Editor: Dear Vardhan, please tell us where you’d like to go this year.
Me: Easy. On an island, far away from humanity. But with invisible servants to do all the actual work.
Editor: I see. Would you like fries with that?
Me: Certainly. A selection please, from golden-crisp to those slightly soggy, thick-cut, comforting ones. Don’t forget the invisible servants.
Editor: Nice try, Calypso, but be more original.
Me: (Channelling my inner 14-year-old girl and rolling my eyes) Fine. Northern England, then.
Editor: Of all the… of all the damn world open to you, from Antarctica to jumping into volcanoes, you choose… Northern England?
Me: Put down that knife, please. Let me explain.
For reasons best kept secret, I once wanted to be a veterinarian. Hey, you get to be around animals, you get to cure them and drown in grateful drool, and you can bill the humans—who wouldn’t like it? My decision raised the usual amount of alarm, and to help me figure out what a vet’s life would really be like, I was given the books of James Herriot, who wrote about being a country vet in 1930s and 1940s Yorkshire. And somewhere in between descriptions of him having his arm up a cow’s backside and getting chased by murderous pigs, he talked about his commute across the Yorkshire Dales, and I fell in love.
This sounded utterly beautiful. Early morning drives into frosty valleys, walks across sunny hillsides with no one else in sight, pub talk with gruff farmers over freshly made ales and pork pies. Fresh air. The lovely little castle at Richmond and the prettiness of Harrogate. Waterfalls and country lanes, and no city offices. Hares in the springtime, stags standing in foggy woods in the autumn, lit up by slanting shafts of sunlight. Castle Bolton and Wensleydale cheese. Lonely little B&Bs meant for people who only want to walk around, returning at regular intervals for a pint. Chuntering around market towns dating back to the Middle Ages, driving up to York to see that spectacular cathedral, going to a cold but rather lovely seaside at Scarborough and trying to get that earworm out of your head. It sounded bucolic, charming and utterly peaceful.
Sure, it wasn’t all honey cakes. Winters sounded extremely bleak, with cows doling out ice cream and ancient-looking farmers nodding at gale-like winds and going, “Aye, it blows a bit thin this morning.” If you were a vet, you could count on never being able to pry your money out of the Yorkshireman’s famously tight fists, and they did things to peas that should not happen to innocent vegetables. And well, to some extent, you were in the north of England, instead of on a blindingly white beach in Tahiti.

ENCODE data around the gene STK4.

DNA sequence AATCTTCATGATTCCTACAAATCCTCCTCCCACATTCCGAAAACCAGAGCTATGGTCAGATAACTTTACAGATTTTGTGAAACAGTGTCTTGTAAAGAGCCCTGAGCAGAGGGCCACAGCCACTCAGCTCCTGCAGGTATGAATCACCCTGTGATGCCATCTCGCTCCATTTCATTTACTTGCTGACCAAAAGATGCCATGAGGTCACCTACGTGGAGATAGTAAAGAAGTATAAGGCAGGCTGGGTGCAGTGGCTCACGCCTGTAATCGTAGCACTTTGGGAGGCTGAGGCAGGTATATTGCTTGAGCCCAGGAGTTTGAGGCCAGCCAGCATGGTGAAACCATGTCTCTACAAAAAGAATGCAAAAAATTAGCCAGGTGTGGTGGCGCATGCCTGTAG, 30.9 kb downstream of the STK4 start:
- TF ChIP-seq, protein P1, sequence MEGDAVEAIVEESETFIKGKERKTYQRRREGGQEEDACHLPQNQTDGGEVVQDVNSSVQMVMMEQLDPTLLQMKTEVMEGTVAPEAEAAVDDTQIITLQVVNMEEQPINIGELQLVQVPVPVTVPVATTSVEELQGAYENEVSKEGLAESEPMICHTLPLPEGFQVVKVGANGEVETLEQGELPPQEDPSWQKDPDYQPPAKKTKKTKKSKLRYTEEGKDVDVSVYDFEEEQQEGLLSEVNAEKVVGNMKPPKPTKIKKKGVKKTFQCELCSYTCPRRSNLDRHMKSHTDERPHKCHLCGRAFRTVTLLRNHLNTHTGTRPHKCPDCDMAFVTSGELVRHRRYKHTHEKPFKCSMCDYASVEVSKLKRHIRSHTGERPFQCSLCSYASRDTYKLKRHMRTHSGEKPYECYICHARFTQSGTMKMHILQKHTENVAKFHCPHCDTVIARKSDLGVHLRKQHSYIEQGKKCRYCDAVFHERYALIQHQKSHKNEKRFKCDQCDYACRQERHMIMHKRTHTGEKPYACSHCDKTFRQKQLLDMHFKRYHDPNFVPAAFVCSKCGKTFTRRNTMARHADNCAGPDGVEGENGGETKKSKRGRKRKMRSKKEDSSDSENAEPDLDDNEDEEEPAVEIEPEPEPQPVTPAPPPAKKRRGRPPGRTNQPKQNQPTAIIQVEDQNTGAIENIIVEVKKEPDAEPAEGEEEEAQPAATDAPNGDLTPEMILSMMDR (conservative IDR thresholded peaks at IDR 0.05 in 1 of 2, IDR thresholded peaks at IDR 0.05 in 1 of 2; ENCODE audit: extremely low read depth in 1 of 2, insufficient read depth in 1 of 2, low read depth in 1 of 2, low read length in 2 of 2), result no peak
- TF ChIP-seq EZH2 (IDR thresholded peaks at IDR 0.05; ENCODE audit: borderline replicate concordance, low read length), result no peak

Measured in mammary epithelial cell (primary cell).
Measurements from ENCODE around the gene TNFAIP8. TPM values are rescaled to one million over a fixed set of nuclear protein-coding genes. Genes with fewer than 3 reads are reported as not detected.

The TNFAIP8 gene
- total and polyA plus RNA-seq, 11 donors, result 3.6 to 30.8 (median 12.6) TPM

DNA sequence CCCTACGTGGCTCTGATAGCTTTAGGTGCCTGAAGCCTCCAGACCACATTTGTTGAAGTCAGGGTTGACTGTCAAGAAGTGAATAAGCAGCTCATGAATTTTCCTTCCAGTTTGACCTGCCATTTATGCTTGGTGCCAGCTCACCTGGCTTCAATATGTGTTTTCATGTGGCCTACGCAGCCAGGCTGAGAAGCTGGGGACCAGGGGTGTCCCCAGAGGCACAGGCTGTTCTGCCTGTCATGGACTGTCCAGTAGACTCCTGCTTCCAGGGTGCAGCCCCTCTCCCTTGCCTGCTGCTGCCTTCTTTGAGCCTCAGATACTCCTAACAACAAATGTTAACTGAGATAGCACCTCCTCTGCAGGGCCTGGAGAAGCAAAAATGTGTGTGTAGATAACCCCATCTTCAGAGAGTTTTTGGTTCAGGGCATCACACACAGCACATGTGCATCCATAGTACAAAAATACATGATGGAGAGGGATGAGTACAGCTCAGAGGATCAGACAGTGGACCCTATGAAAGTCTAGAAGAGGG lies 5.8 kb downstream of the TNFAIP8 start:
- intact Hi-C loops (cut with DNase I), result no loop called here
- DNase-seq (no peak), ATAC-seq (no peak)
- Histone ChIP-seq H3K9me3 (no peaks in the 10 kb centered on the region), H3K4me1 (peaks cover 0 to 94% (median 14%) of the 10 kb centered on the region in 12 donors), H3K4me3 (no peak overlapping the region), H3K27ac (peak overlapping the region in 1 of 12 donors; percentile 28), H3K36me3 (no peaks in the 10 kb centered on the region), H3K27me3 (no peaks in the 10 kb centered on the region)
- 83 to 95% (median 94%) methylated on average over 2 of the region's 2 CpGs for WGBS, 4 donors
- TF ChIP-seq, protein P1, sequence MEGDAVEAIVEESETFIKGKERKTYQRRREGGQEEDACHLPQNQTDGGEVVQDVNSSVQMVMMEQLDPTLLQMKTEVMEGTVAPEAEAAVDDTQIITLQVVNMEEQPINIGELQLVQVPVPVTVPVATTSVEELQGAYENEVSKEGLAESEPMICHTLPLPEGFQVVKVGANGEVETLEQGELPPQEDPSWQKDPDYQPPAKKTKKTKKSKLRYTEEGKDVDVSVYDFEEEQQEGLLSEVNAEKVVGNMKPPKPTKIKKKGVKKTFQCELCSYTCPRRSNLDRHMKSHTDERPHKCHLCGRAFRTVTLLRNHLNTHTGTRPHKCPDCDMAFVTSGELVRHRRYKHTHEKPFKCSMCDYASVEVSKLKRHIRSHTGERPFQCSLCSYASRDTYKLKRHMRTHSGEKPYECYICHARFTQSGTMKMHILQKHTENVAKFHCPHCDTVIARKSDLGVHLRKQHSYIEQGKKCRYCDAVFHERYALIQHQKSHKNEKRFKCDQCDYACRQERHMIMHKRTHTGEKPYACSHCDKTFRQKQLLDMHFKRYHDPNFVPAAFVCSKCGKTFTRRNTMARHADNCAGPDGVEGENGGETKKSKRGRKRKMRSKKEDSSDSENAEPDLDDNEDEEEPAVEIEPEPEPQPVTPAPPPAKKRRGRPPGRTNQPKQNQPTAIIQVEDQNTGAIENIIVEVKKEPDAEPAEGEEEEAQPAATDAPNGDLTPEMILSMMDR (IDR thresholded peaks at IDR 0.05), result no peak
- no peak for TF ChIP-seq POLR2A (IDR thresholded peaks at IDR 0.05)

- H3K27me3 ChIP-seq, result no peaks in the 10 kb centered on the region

But still, it drew me. I eventually dispensed with the idea of being a vet, realising I could not be responsible for someone’s dog, and so the Herriot books stayed on the shelves. However, I was learning a bit more about this strange corner of the world: from Top Gear, I learnt about the wonderfully named Buttertubs Pass, one of the greatest driving roads you could find. From Bill Bryson, I learned about Durham, a little city with a terrific cathedral.
And finally, there was the Lake District, miles and miles of ‘Waters’, ‘Fells’ and ‘Pikes’, great country to look around even if all you could manage was a few wheezy steps around your car (and after all those pork pies, who could blame you?). If you could avoid the Beatrix Potter tourism industry at least, it looked magical. It meant something, I decided, that so many places I liked were in such a relatively small area. It was, I knew, a sign. Could I go live there? Well, just possibly the world of James Herriot had been replaced by a 21st-century one, but heck, at least I could get myself a convertible, put on a thousand sweaters and go take a good look around.
This, then, is my plan for the summer: while the rest of you are on a beach in Thailand, getting massages, or in Antarctica, pestering the penguins, or in better-known parts of Europe, sitting in sidewalk cafés, I shall be, like the pioneer I am, sitting eating mushy peas and drinking warm beer on a windswept hillside, watching my nose turn blue. Even as I write it, it sounds a little odd, I agree, but hey, why not? At least I’ll have a story to tell.
is a travel, car, and humour writer and editor, who is known for road trips, generalised exasperation and far too many bathroom stops.
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